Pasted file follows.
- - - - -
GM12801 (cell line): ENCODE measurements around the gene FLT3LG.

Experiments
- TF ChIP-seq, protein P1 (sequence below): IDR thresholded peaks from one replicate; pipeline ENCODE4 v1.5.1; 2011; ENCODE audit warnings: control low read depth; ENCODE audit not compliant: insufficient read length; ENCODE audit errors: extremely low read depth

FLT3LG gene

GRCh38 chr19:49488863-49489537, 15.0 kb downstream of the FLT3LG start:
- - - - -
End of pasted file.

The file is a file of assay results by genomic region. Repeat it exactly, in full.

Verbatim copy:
GM12801 (cell line): ENCODE measurements around the gene FLT3LG.

Experiments
- TF ChIP-seq, protein P1 (sequence below): IDR thresholded peaks from one replicate; pipeline ENCODE4 v1.5.1; 2011; ENCODE audit warnings: control low read depth; ENCODE audit not compliant: insufficient read length; ENCODE audit errors: extremely low read depth

FLT3LG gene

GRCh38 chr19:49488863-49489537, 15.0 kb downstream of the FLT3LG start: